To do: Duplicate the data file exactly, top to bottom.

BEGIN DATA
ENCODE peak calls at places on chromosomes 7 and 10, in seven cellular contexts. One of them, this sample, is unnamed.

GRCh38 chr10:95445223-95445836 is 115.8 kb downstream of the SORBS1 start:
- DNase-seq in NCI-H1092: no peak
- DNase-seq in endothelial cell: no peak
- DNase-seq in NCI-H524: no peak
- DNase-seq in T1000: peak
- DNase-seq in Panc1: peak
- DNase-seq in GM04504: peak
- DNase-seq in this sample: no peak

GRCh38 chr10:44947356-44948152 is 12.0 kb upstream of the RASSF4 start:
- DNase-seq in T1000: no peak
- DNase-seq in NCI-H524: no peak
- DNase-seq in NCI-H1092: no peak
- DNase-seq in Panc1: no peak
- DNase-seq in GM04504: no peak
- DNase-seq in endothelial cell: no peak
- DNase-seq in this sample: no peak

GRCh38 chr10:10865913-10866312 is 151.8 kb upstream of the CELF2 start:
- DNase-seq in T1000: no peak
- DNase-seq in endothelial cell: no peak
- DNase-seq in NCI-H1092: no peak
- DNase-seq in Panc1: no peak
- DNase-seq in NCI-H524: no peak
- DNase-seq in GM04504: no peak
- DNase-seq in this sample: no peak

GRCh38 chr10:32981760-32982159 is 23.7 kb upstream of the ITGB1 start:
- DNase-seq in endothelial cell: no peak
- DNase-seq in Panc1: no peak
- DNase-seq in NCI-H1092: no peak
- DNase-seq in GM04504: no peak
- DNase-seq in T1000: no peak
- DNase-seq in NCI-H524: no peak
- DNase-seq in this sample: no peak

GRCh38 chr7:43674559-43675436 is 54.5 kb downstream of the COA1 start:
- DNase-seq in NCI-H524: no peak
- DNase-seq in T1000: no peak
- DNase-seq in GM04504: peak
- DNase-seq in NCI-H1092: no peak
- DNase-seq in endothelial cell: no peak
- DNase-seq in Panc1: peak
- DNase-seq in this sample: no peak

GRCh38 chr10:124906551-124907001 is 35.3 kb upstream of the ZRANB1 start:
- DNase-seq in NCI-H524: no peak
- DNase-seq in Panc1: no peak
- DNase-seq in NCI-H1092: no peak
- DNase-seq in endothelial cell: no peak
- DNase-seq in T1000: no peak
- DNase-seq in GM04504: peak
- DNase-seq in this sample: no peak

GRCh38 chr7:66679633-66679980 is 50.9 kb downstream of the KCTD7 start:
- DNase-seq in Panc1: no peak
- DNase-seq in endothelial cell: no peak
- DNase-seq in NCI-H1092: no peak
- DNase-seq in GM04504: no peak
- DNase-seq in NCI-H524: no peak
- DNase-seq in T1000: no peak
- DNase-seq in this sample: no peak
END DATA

ENCODE peak calls at places on chromosomes 7 and 10, in seven cellular contexts. One of them, this sample, is unnamed.

GRCh38 chr10:95445223-95445836 is 115.8 kb downstream of the SORBS1 start:
- DNase-seq in NCI-H1092: no peak
- DNase-seq in endothelial cell: no peak
- DNase-seq in NCI-H524: no peak
- DNase-seq in T1000: peak
- DNase-seq in Panc1: peak
- DNase-seq in GM04504: peak
- DNase-seq in this sample: no peak

GRCh38 chr10:44947356-44948152 is 12.0 kb upstream of the RASSF4 start:
- DNase-seq in T1000: no peak
- DNase-seq in NCI-H524: no peak
- DNase-seq in NCI-H1092: no peak
- DNase-seq in Panc1: no peak
- DNase-seq in GM04504: no peak
- DNase-seq in endothelial cell: no peak
- DNase-seq in this sample: no peak

GRCh38 chr10:10865913-10866312 is 151.8 kb upstream of the CELF2 start:
- DNase-seq in T1000: no peak
- DNase-seq in endothelial cell: no peak
- DNase-seq in NCI-H1092: no peak
- DNase-seq in Panc1: no peak
- DNase-seq in NCI-H524: no peak
- DNase-seq in GM04504: no peak
- DNase-seq in this sample: no peak

GRCh38 chr10:32981760-32982159 is 23.7 kb upstream of the ITGB1 start:
- DNase-seq in endothelial cell: no peak
- DNase-seq in Panc1: no peak
- DNase-seq in NCI-H1092: no peak
- DNase-seq in GM04504: no peak
- DNase-seq in T1000: no peak
- DNase-seq in NCI-H524: no peak
- DNase-seq in this sample: no peak

GRCh38 chr7:43674559-43675436 is 54.5 kb downstream of the COA1 start:
- DNase-seq in NCI-H524: no peak
- DNase-seq in T1000: no peak
- DNase-seq in GM04504: peak
- DNase-seq in NCI-H1092: no peak
- DNase-seq in endothelial cell: no peak
- DNase-seq in Panc1: peak
- DNase-seq in this sample: no peak

GRCh38 chr10:124906551-124907001 is 35.3 kb upstream of the ZRANB1 start:
- DNase-seq in NCI-H524: no peak
- DNase-seq in Panc1: no peak
- DNase-seq in NCI-H1092: no peak
- DNase-seq in endothelial cell: no peak
- DNase-seq in T1000: no peak
- DNase-seq in GM04504: peak
- DNase-seq in this sample: no peak

GRCh38 chr7:66679633-66679980 is 50.9 kb downstream of the KCTD7 start:
- DNase-seq in Panc1: no peak
- DNase-seq in endothelial cell: no peak
- DNase-seq in NCI-H1092: no peak
- DNase-seq in GM04504: no peak
- DNase-seq in NCI-H524: no peak
- DNase-seq in T1000: no peak
- DNase-seq in this sample: no peak